If They Don’t Win, It’s Our Shame
I have never been, nor will I ever be, an athlete. I prefer to watch it all from a safe distance by
occasionally attending basketball games, cheering on the Crew Team at the Genesee
River, or elbowing my way into a seat at Ritter Arena. Yet even at this arm’s length
vantage point, I can easily see that sports are under-supported at RIT.
If I were one of the Tigers playing on the field day-in and day-out, I’d feel mightily
shafted. Games are poorly attended by spectators and, remarkably enough, by the
players themselves. There’s a noticeable number of athletes who can’t always attend
their own matches, let alone their own practices, due to conflicting class times. Let
me repeat for clarity: Athletes at RIT are often forced to choose between doing well in
classes or doing well on the field. I believe this to be a worrying and unnecessary cycle,
an exercise in circular and self-perpetuating thought.
Athletes at RIT are considered hobbyists. They can’t be professionals, after
all, because our school has a notoriously mediocre athletics program. These
‘hobbyist’ athletes, then, are considered to be playing sports as a mere
recreation, an amusing if nonfunctional departure from their studies. As
such, they are not afforded much help in arranging their class schedules
to accommodate their rigid practice schedules, which causes them to miss
valuable practices. So, while the teams do improve throughout the season,
they don’t improve nearly as much as they ought to, and thus end up playing
potentially disappointing and mediocre seasons.
But what if those athletes were given a little help via early course registration,
as Student Government has suggested in one of its latest proposals?
I bet that two things would happen: The first is that athletics at RIT would take a
serious turn for the better. Athletes who can attend practice without worrying about
deferring their graduation or routinely missing classes due to schedule conflicts will
self-evidently perform better come game time. The second is that the general student
body would be excessively and perhaps irrationally pissed off.
The argument against offering athletes early registration
involves perceived inequality amongst
students. Athletes, they say, should not be given
preferential scheduling because it would signal
that RIT was beginning to value athletics over
academics. I find this argument confusing, because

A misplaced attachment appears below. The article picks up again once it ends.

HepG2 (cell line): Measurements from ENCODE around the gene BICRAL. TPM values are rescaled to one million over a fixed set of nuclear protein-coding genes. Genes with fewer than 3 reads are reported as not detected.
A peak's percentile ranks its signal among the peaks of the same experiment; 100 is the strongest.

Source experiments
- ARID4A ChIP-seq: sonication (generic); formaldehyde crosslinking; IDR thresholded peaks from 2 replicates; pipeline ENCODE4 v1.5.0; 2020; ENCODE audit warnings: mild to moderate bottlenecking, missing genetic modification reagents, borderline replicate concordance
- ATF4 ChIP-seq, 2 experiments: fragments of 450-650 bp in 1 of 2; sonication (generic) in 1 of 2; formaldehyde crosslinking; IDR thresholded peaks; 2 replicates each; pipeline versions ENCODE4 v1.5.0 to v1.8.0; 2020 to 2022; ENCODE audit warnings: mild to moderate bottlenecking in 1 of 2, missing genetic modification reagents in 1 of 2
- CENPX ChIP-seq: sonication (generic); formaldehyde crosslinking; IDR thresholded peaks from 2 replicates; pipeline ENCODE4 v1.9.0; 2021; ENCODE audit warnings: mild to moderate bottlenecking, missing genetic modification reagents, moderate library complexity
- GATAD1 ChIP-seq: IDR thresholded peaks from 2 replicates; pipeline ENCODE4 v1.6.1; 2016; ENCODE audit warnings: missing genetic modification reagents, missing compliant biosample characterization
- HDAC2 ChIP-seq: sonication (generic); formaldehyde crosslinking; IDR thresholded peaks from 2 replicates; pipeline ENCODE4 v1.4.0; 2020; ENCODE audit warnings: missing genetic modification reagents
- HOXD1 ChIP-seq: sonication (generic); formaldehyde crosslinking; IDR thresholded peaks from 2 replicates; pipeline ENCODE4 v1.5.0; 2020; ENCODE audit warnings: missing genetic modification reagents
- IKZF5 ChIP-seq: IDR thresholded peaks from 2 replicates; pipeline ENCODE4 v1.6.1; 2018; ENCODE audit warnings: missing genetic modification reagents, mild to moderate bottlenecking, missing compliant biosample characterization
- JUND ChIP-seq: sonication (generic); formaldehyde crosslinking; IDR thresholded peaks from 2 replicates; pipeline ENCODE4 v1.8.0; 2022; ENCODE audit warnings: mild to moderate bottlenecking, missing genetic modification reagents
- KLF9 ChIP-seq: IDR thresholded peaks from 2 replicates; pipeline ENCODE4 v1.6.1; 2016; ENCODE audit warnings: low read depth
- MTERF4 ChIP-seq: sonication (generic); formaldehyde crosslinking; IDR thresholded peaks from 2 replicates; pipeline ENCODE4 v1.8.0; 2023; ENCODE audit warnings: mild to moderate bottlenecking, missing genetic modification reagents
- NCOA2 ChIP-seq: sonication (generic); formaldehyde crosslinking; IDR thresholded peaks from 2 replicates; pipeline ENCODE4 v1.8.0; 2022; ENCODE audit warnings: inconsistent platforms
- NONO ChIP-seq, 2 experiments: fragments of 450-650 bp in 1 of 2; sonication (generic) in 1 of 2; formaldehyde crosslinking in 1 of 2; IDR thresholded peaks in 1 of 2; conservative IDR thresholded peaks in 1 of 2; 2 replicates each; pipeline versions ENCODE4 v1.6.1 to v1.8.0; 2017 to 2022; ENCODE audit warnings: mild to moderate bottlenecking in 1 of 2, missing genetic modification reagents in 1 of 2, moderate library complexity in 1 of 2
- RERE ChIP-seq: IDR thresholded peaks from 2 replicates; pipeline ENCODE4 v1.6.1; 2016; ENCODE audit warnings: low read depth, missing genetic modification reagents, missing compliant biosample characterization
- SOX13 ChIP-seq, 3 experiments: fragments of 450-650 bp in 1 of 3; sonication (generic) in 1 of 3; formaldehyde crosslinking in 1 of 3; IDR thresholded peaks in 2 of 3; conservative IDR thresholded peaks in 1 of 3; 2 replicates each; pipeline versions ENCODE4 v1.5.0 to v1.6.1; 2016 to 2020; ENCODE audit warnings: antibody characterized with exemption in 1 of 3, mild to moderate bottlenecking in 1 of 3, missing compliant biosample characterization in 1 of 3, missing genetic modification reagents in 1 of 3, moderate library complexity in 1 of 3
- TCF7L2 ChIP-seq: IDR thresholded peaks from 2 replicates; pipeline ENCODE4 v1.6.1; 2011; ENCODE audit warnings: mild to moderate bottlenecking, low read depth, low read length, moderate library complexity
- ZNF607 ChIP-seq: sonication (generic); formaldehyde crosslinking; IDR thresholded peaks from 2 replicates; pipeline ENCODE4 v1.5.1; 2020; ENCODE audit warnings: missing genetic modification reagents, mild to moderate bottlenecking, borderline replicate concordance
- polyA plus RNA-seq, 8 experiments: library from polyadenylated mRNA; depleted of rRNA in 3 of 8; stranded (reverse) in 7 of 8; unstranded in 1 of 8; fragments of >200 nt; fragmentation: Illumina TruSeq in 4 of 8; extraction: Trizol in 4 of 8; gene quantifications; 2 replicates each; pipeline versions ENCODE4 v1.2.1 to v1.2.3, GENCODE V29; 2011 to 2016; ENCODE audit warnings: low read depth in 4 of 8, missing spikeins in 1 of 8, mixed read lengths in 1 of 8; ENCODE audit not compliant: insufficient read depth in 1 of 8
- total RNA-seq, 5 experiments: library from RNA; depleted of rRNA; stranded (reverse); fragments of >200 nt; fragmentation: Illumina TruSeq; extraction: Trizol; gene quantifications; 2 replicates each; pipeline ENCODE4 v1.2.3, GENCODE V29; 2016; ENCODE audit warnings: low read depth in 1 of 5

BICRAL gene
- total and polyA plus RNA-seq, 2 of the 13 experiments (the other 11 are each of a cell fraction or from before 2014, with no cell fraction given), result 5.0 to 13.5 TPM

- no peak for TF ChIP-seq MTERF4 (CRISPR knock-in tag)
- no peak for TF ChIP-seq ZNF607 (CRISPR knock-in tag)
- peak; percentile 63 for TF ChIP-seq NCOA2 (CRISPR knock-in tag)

as I look around this Institute, it is clear
that academics are the leading lady. Athletics,
meanwhile, seem so far off center-stage that it
can’t even place its big toe in the spotlight’s luminance,
let alone dominate it. There is certainly
room to grow the athletics program without
shrinking our educational merit. One could even
argue that, should it come at a price of reduced
educational process, a slight increase in athletics
would still be worthwhile for this campus. Man
needs more than mere brainpower to be happy
I think that RIT has a lot to gain by supporting
its athletes. First, it would help grow RIT’s national
prestige. We could spend the next hundred
years arguing about garnering fame through an
excellent basketball team, and whether or not
that’s morally or intellectually desirable, but the
results of that conversation would be meaningless.
Duke, a damn fine school in its own right,
has no doubt been made more successful as a
result of its NCAA bids over the years.
There’s a more personal reason that I’d like to
see RIT’s athletes succeed both on and off the
field, though, and that has to do with campus
culture. Four years ago, I arrived at a school that
was more or less exactly what I expected it to be:
heavy on the academics and light on life. I have
six more months ‘til graduation. If I could do it
all over again, I probably wouldn’t come here.
My education has been stellar, certainly, but my
overall college experience has been on
life support for some time now.
I wish I could have heard people
cheering on the Quarter Mile during
Homecoming, and it would have been
nice to feel like there was a community
here that wasn’t based on classes
and whining about the stormy weather.
I wanted to feel and see and taste
Tiger Pride. I am not delusional, in
that I do not believe that supporting
our athletes via early registration would instantly
usher in an age of Division I Prosperity
at RIT. I do, however, believe that it’s a reasonable
step towards improving the quality of life
on this campus.